I spent the next few days trying to find a similar bike that would give me a good workout and that would be within my price range. I got lucky after calling around to several local stores. Once again I found a bike for under $40. Like the one before it, it has served me well for some time now, and also like the one before it, I need to change its break pads. While most drivers are quite courteous to bicyclists here in Tucson, some force you to make abrupt stops. On one occasion, not very long after we moved here, I started riding my bike through an intersection after the light turned green. As I was nearing the middle of the road, I heard brakes screeching for what seemed like an eternity. I was lucky to get to the middle of the road before a pickup truck slammed into the car that had been beside me at the light but that had started out a little slower. The two vehicles slid right behind me and took out a sign posted on the center median. That experience along with two or three others has made me ride with more caution, and perhaps, use the brakes more than I need to.

Fast forward to the end of March 2009. As I was waiting at a stoplight near the University of Arizona, I noticed a plastic container with brochures announcing the Tucson Bike Fest, a month-long drive to get people to stop driving and start cycling to work or school. I grabbed a brochure and two or three times a week I entered all the times I rode my bike to work and school during the month of April. The organizers of the event along with the numerous sponsors had various events throughout the city, including an occasional bike station where cyclist could stop and grab a quick breakfast, a t-shirt, a bike bell, etc. During the second week of April, I won a water bottle from Ajo Bikes in the weekly drawing. In addition to prizes, the camaraderie of the event, and the opportunity to talk to new people, I also got to see some of the benefits to biking that I had kind of overlooked. For the month of April, this is the data I received after entering online all my trips to school on my bike. I'm not sure how the cost in savings was calculated, but I'm sure I saved at least that much after factoring in gas, wear and tear to a vehicle, and a very pricey parking permit at the university.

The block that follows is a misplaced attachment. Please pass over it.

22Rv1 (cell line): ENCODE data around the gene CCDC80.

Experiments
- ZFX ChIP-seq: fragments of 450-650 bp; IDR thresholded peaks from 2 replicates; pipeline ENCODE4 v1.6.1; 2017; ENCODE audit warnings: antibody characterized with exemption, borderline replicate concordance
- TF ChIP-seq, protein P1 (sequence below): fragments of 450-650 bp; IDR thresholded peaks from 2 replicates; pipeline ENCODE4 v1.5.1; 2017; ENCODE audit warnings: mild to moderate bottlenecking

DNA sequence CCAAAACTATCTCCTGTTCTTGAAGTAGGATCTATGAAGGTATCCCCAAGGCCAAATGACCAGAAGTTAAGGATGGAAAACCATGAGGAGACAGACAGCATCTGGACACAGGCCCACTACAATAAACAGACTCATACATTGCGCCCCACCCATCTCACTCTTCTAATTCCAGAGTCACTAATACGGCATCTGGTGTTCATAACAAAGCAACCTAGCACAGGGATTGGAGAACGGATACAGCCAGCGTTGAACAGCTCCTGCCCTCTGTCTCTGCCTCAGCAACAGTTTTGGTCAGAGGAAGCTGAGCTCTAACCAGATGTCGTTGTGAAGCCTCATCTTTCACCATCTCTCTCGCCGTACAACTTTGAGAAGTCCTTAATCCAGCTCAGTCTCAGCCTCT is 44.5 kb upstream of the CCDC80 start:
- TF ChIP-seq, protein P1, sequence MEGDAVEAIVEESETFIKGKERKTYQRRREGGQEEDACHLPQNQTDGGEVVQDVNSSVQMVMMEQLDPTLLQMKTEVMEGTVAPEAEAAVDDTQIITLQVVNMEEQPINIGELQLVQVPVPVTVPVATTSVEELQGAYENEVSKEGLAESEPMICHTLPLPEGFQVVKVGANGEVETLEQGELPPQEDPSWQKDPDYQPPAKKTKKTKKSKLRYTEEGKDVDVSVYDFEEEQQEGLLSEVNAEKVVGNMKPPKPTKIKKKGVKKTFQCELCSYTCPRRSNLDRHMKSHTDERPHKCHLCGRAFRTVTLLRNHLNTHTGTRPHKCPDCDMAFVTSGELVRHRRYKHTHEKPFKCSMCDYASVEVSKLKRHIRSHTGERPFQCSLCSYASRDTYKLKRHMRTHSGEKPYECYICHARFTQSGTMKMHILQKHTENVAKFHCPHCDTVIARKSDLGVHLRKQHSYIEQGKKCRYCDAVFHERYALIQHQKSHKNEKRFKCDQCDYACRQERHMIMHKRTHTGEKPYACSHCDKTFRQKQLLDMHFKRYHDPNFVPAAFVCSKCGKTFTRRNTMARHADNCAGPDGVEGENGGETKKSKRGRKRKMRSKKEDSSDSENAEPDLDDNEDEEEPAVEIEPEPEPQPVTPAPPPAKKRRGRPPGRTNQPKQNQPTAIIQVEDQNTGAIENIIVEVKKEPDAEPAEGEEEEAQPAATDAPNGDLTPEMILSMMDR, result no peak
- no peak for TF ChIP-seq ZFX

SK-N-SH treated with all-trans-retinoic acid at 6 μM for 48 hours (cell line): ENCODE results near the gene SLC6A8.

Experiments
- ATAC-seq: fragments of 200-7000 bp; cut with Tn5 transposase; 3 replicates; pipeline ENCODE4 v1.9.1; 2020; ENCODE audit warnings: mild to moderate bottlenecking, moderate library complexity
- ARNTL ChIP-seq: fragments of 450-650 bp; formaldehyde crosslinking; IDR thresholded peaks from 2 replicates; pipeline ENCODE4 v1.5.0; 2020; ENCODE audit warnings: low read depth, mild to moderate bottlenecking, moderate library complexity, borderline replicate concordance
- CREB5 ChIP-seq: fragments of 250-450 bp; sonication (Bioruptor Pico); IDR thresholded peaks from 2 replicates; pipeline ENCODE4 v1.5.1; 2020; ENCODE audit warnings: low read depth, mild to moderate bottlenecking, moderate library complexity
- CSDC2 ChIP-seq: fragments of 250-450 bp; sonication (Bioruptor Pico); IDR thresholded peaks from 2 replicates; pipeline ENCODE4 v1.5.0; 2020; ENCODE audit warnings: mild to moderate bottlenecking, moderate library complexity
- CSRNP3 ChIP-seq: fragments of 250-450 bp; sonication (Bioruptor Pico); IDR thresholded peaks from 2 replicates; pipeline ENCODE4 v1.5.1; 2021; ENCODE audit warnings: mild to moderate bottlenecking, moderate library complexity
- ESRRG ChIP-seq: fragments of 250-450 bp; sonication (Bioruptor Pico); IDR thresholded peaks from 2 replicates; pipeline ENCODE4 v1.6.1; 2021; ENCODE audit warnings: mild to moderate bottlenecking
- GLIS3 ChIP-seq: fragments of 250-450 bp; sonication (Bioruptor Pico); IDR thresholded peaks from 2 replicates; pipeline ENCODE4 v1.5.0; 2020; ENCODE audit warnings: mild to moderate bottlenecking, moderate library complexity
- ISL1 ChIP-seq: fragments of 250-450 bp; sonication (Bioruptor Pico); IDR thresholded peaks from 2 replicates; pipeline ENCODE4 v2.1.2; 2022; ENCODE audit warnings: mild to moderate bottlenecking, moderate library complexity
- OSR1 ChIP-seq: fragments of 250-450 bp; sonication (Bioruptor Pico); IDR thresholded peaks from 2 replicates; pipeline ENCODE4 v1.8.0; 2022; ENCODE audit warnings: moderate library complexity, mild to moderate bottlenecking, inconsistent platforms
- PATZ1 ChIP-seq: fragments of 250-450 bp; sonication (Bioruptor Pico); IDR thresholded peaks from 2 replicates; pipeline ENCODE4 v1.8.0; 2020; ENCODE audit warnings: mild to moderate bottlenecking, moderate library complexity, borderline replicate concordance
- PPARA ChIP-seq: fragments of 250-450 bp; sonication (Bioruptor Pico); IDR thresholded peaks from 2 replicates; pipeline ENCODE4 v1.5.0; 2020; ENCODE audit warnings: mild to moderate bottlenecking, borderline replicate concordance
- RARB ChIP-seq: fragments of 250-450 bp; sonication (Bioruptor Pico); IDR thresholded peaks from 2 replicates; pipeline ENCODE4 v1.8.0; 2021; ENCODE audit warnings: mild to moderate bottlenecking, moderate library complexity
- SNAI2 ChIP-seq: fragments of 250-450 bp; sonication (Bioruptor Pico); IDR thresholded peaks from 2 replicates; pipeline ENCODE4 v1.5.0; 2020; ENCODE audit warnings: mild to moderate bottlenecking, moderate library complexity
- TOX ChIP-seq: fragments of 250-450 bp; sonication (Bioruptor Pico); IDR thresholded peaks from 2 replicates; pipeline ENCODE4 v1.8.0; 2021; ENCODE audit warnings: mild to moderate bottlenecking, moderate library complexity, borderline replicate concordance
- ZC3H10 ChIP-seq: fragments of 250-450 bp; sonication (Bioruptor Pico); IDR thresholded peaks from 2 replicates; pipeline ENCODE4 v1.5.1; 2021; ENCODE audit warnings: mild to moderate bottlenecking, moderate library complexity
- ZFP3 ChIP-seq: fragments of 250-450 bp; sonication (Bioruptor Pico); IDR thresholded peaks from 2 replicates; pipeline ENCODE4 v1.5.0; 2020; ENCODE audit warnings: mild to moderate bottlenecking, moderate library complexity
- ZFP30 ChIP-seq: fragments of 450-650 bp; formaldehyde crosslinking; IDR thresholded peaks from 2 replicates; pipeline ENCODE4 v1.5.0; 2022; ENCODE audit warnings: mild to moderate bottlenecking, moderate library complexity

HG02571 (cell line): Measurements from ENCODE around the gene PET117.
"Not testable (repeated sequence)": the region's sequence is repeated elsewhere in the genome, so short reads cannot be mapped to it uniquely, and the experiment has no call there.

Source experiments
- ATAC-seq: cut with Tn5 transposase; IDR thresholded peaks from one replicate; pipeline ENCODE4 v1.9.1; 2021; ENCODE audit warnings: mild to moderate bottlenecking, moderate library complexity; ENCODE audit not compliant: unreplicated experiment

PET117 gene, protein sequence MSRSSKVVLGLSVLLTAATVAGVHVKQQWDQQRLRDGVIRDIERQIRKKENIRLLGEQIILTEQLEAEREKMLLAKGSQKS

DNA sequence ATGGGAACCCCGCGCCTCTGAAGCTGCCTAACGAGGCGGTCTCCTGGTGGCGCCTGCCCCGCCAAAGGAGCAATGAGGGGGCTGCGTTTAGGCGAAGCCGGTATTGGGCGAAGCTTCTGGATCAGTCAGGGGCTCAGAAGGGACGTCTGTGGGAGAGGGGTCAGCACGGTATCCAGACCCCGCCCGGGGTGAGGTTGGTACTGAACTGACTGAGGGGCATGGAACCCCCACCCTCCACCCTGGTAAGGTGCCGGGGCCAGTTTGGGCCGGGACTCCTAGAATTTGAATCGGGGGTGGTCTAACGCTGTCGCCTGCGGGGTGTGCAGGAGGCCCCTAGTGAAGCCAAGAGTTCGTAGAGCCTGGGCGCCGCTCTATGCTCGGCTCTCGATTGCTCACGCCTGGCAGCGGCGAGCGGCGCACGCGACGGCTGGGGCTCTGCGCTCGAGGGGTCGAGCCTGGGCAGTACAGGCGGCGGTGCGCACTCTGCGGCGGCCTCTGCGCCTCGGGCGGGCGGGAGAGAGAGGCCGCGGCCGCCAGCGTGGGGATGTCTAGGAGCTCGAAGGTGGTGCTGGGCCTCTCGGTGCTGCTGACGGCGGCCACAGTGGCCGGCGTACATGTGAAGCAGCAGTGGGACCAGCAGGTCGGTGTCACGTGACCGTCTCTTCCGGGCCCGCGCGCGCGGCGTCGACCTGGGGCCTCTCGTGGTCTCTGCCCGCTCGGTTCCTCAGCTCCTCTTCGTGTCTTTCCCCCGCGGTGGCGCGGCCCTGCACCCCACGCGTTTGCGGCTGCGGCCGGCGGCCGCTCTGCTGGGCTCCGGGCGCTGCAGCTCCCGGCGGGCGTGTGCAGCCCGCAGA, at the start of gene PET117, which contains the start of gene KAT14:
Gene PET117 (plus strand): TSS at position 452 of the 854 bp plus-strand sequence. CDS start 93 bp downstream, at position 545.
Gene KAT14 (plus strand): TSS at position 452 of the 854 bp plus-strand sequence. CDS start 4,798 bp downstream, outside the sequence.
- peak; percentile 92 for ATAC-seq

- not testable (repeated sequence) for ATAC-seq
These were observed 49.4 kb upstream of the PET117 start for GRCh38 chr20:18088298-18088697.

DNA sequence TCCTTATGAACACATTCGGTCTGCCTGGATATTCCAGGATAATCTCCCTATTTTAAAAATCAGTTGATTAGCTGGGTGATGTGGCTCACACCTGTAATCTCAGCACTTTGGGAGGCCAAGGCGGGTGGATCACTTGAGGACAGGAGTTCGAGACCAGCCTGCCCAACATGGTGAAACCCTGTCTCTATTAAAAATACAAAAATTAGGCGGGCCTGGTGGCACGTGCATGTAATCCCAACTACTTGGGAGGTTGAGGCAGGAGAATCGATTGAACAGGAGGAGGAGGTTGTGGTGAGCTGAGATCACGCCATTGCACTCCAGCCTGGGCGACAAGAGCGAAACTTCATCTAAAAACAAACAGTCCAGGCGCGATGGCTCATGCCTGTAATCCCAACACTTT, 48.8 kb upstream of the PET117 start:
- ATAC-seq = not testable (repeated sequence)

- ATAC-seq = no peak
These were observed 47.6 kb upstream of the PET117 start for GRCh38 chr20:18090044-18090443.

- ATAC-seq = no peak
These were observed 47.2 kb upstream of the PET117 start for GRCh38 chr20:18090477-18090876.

Your estimated cost savings is $76

Vehicle Miles Saved
Transit 0
Walk 0

Pollution Reduction
Reduction in carbon monoxide:

3.85 lbs.
Reduction in oxides of nitrogen:

0.56 lbs.
Reduction in organic compounds:

0.41 lbs.

Greenhouse Gas Reduction
Reduction in carbon dioxide (and other gasses):

160.26 lbs.

On the fourth of May I received a phone call from an employee of the city of Tucson informing me that I had won one of the two grand prizes, a $540 Trek Allant donated by Trek Bicycles of Tucson. I went and picked it up today and was treated to some of the best service I have ever had at a cycling store. Not only did the store throw in a few bells and whistles such as front and rear lights, a bike bell, and an insulated bag to go on the back rack, but they also took the time to answer other annoying questions from someone who knows very little about bikes aside from the basic tire changes and a foray or two at replacing the bearings in the bottom bracket. I rode the bike home from the Trek store and enjoyed one of the smoothest rides I've had in a long time. The only setback was that whenever I stopped, I had to remember that I was no longer riding a woman's bike (the last two bikes we found below $40 were women's bikes).

Anyway, I offer a heartfelt thanks to the many sponsors of the Tucson Bike Fest for a fun and eventful month.

Tuesday, May 5, 2009

An Eventful Few Weeks

My comprehensive doctoral exams are finally over! In fact, I finished them nearly two weeks ago. For the first time in years I have been able to relax a little at the end of the semester instead of pushing myself to the edge of my sanity for the final month of the semester.